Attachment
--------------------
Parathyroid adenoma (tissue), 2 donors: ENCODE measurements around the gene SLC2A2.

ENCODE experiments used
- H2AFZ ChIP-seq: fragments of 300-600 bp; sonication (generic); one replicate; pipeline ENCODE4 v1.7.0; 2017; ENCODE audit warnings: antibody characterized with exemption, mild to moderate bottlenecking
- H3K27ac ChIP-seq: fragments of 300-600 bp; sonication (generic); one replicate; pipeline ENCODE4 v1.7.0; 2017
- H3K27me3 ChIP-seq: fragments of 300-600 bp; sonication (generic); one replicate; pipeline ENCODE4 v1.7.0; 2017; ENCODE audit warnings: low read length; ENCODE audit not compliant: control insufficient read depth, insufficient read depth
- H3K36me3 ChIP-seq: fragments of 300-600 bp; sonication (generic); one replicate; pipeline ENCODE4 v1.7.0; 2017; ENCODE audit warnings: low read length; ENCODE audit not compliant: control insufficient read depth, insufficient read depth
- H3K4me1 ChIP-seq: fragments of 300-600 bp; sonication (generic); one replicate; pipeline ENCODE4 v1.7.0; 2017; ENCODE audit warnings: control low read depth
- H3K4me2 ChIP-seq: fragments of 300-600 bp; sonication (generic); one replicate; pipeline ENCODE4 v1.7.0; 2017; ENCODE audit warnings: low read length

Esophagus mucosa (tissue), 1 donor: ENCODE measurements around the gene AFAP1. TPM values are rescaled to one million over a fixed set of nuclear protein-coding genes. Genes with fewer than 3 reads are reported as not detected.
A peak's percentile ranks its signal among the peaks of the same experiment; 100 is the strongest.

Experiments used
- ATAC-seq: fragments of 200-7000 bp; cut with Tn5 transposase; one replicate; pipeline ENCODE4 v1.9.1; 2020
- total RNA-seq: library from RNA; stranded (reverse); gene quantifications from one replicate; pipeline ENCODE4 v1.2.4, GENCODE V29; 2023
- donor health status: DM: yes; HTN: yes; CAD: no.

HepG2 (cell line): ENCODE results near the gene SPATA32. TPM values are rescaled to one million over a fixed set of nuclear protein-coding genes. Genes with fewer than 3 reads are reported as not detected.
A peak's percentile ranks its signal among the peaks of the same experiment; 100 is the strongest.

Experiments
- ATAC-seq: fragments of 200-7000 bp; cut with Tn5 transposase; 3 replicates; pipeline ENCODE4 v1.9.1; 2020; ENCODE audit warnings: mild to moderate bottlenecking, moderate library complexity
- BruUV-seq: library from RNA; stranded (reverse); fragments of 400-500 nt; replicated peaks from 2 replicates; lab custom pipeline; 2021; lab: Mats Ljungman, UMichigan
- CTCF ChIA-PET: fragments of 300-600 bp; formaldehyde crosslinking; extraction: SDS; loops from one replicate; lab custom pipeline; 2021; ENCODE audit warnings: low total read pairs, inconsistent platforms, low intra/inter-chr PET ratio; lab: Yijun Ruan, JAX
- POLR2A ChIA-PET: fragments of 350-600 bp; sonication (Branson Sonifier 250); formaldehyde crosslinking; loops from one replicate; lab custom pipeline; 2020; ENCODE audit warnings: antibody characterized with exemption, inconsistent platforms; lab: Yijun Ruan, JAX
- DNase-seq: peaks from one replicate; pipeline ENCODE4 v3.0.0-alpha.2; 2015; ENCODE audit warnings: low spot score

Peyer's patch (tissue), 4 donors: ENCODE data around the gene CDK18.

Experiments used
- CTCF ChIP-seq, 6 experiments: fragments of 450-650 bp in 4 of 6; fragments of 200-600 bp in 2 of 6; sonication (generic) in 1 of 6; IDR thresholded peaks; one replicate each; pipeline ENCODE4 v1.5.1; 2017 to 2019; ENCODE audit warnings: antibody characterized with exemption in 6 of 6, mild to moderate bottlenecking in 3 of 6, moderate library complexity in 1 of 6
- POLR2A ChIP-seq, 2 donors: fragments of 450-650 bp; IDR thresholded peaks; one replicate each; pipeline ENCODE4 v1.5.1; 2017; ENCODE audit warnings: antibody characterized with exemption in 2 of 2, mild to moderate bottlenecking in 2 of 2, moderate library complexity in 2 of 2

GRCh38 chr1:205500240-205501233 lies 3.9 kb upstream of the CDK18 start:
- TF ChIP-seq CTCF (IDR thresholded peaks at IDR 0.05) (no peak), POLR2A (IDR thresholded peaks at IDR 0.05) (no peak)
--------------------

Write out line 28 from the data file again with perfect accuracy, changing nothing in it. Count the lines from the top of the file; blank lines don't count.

- TF ChIP-seq CTCF (IDR thresholded peaks at IDR 0.05) (no peak), POLR2A (IDR thresholded peaks at IDR 0.05) (no peak)